2) On the Edge by Frank Solivan and Dirty Kitchen. I sold these guys short when I reviewed this project early in the year, saying that in a few years they might move into bluegrass music’s top tier. After this project, their first for Compass Records, a Momentum Award for guitarist Chris Luqeutte, banjo player of the year honors for Mike Munford, and several other nominations, they’re there.
This is Solivan’s strongest recording to date, blending always strong instrumentation with top-shelf harmonies.
3) They Called It Music by the Gibson Brothers. Here’s how solid this year’s bluegrass recordings were as a group. Two years ago, I called this band’s Help My Brother the album of the year. They Called It Music is even better, yet here it is in third place. Eric and Leigh keep getting better as singers and songwriters. They’ll soon need new wings on their homes to display all the trophies. Up next for them: A CD honoring bluegrass music’s grand tradition of brother duets. The Gibsons are already part of that tradition, a reputation that They Called It Music will help polish.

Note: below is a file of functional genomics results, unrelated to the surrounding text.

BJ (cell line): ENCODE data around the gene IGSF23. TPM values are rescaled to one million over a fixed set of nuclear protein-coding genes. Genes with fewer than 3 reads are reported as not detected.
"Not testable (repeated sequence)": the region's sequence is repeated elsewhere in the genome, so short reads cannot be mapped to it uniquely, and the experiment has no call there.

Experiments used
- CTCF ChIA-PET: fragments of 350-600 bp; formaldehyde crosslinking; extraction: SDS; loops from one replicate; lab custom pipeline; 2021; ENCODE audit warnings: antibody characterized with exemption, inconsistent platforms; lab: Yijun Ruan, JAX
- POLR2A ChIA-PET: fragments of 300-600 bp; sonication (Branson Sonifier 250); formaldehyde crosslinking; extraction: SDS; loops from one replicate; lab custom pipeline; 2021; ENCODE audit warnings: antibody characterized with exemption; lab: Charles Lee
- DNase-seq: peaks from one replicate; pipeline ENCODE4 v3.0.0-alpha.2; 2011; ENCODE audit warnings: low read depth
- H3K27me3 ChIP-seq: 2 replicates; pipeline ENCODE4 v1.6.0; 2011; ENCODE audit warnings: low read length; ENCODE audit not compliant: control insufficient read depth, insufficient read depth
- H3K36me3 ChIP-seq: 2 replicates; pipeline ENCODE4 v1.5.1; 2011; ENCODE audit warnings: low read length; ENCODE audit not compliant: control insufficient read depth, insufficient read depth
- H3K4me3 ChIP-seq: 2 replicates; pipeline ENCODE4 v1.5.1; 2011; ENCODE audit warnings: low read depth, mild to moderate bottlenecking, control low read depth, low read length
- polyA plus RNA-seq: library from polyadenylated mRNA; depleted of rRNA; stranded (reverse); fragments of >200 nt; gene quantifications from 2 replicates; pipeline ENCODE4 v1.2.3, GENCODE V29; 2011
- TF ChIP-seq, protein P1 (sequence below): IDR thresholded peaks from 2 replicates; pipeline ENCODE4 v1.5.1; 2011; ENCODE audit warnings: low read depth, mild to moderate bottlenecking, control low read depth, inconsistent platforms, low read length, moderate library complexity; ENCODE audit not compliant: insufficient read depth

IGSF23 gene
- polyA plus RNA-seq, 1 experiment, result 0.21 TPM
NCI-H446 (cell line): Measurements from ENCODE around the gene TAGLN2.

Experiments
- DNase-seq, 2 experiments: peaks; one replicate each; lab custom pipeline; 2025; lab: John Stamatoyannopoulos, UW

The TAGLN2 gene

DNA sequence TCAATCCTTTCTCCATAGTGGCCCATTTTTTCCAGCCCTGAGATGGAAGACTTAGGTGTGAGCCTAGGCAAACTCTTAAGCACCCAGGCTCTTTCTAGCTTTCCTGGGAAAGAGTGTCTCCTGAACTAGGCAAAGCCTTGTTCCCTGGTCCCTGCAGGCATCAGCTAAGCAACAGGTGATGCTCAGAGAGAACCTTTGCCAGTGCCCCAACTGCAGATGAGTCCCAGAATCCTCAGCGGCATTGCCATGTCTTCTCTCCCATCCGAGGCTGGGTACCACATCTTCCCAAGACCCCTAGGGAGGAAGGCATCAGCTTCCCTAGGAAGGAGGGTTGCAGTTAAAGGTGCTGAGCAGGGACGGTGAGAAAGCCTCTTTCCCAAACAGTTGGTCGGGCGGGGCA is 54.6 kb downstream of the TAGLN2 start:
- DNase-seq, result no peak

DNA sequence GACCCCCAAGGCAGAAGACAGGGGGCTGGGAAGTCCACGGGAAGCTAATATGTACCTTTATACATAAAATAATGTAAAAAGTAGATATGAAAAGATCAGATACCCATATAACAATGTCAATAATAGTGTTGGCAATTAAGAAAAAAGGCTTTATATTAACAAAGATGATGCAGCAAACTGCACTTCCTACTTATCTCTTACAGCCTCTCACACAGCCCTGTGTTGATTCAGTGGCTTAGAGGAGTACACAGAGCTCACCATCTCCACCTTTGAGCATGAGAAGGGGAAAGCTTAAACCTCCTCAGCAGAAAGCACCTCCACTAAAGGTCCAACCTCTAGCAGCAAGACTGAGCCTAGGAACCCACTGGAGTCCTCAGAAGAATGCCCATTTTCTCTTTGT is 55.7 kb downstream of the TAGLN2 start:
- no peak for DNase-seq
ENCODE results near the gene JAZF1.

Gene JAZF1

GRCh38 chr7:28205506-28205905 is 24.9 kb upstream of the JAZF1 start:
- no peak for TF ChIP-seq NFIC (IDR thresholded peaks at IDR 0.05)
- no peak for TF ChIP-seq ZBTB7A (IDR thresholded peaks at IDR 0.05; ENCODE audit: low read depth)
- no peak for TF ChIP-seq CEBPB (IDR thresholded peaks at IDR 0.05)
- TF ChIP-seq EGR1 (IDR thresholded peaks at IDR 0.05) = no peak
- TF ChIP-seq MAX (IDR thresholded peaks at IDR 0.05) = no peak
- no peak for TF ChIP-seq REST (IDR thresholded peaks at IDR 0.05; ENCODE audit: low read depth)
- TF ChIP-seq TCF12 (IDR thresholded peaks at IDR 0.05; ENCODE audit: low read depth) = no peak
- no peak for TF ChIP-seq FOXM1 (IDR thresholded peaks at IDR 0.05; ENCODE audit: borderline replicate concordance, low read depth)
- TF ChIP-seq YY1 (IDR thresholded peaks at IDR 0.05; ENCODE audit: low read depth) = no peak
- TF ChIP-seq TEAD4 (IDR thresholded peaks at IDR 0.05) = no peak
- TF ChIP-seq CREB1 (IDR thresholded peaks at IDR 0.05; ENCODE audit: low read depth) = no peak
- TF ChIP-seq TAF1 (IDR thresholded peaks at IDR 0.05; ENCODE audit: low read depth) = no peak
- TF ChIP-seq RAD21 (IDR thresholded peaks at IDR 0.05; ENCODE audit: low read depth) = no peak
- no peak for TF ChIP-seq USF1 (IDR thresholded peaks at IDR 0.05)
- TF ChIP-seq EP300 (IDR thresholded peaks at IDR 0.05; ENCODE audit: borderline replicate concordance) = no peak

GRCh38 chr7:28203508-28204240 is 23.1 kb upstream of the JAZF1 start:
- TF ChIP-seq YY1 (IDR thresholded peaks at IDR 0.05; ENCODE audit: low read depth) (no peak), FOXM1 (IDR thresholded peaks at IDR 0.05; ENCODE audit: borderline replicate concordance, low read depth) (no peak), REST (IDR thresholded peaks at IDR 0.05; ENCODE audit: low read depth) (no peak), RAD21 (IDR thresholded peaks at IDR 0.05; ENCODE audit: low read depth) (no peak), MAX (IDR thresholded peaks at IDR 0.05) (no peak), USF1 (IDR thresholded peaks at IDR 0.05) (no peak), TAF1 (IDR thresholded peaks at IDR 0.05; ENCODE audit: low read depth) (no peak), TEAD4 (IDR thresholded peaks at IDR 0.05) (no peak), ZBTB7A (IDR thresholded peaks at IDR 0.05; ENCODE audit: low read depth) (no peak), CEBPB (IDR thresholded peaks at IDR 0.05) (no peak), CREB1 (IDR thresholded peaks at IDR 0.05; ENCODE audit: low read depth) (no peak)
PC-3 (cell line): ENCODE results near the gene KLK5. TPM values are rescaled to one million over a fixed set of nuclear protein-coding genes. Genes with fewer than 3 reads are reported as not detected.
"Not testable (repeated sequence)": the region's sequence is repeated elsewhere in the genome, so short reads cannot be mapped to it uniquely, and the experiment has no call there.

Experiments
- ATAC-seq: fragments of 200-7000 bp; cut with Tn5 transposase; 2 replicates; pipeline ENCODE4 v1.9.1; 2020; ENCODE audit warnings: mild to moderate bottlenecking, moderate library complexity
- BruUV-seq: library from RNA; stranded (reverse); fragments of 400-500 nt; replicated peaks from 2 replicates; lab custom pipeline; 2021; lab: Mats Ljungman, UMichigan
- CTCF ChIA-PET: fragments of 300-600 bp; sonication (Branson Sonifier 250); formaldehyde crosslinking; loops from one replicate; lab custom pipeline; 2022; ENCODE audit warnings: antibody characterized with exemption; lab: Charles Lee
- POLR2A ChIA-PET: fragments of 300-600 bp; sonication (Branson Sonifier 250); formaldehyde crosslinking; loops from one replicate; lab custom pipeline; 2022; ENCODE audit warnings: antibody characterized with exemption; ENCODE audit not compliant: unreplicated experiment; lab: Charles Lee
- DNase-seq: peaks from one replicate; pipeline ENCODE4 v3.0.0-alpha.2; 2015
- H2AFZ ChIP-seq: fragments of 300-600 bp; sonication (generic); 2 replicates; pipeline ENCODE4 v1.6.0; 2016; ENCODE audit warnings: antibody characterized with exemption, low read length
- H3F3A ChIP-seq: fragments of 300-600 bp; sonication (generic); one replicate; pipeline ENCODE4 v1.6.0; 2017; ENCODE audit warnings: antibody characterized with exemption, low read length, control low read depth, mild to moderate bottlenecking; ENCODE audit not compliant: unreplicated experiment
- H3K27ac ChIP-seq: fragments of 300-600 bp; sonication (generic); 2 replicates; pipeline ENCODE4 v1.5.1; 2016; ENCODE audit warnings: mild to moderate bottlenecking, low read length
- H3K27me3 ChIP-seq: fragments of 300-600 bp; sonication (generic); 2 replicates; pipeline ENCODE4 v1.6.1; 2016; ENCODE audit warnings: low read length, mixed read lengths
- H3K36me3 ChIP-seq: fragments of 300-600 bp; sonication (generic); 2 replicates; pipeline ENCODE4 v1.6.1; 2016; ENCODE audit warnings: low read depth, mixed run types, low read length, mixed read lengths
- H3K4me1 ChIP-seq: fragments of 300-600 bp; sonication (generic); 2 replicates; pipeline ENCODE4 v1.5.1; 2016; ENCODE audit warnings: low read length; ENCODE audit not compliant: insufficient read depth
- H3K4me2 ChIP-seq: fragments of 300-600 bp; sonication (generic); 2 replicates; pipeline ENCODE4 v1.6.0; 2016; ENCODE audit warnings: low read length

4) Dear Sister by The Claire Lynch Band. The band is tight and inventive, the song selection is exquisite, but one thing outranks everything else on this CD. That voice! As I wrote when I reviewed this one, “she could be accompanied by sandpaper and dental drills and I’d listen over and over again.” I’m still listening.